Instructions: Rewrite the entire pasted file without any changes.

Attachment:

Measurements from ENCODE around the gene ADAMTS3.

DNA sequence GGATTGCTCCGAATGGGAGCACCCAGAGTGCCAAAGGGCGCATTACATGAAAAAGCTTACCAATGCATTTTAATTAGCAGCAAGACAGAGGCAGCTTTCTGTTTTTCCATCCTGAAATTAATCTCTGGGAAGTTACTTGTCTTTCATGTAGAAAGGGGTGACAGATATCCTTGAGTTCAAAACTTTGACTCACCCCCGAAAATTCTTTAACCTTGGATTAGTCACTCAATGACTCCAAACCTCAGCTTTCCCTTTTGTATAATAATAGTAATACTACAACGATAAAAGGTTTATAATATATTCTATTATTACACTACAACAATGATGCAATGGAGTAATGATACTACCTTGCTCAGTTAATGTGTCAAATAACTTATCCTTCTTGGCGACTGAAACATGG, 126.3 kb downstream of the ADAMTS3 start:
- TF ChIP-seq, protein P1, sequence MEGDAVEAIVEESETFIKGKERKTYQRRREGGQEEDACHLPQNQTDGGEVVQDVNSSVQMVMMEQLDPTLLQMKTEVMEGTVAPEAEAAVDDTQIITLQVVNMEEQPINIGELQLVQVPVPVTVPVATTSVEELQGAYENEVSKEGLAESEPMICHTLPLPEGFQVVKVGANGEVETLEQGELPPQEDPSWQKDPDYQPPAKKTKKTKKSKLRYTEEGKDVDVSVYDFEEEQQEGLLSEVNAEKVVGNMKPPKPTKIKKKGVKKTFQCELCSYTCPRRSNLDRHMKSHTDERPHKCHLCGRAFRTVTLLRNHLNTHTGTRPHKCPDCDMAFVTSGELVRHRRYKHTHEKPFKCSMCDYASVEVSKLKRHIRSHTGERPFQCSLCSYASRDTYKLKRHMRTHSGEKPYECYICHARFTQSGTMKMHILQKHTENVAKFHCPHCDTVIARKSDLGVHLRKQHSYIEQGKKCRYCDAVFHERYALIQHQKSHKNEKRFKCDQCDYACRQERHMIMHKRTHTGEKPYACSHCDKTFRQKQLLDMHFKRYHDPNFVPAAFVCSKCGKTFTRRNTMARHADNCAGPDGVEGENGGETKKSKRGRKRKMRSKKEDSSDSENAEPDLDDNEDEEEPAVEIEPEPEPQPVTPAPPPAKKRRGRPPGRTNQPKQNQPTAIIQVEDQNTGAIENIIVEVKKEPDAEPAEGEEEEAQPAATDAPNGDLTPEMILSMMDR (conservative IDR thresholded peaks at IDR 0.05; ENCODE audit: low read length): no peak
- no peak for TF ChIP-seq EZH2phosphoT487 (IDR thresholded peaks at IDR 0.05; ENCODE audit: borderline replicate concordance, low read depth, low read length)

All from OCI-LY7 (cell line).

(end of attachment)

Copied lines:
Measurements from ENCODE around the gene ADAMTS3.

DNA sequence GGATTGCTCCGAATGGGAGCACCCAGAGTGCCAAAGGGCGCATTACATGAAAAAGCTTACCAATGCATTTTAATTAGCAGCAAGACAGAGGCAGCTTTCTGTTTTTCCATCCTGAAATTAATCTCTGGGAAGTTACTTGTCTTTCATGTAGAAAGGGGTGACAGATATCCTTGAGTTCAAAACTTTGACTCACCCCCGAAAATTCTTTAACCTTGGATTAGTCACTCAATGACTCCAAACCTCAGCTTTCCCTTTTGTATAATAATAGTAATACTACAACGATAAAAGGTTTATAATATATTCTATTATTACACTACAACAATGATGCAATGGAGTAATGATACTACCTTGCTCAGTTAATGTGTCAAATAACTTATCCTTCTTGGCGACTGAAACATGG, 126.3 kb downstream of the ADAMTS3 start:
- TF ChIP-seq, protein P1, sequence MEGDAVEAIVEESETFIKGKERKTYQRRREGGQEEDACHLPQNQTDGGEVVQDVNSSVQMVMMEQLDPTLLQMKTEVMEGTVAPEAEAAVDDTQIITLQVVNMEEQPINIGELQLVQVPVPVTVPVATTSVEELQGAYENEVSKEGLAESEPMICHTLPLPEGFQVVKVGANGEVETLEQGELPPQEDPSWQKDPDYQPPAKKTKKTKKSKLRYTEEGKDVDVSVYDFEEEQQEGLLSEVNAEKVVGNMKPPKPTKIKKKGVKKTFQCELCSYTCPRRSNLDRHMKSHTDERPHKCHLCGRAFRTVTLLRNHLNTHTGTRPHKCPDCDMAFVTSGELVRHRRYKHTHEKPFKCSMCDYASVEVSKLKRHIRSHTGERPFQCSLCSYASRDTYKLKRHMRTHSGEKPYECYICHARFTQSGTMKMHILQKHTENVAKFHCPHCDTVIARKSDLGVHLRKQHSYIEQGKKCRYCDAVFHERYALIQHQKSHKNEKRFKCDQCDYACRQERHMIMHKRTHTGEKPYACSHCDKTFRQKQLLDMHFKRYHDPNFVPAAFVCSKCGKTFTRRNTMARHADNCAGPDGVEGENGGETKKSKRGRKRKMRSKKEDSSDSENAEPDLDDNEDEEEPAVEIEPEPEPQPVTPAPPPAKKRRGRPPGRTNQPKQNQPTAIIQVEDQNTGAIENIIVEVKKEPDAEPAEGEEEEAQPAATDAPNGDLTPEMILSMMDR (conservative IDR thresholded peaks at IDR 0.05; ENCODE audit: low read length): no peak
- no peak for TF ChIP-seq EZH2phosphoT487 (IDR thresholded peaks at IDR 0.05; ENCODE audit: borderline replicate concordance, low read depth, low read length)

All from OCI-LY7 (cell line).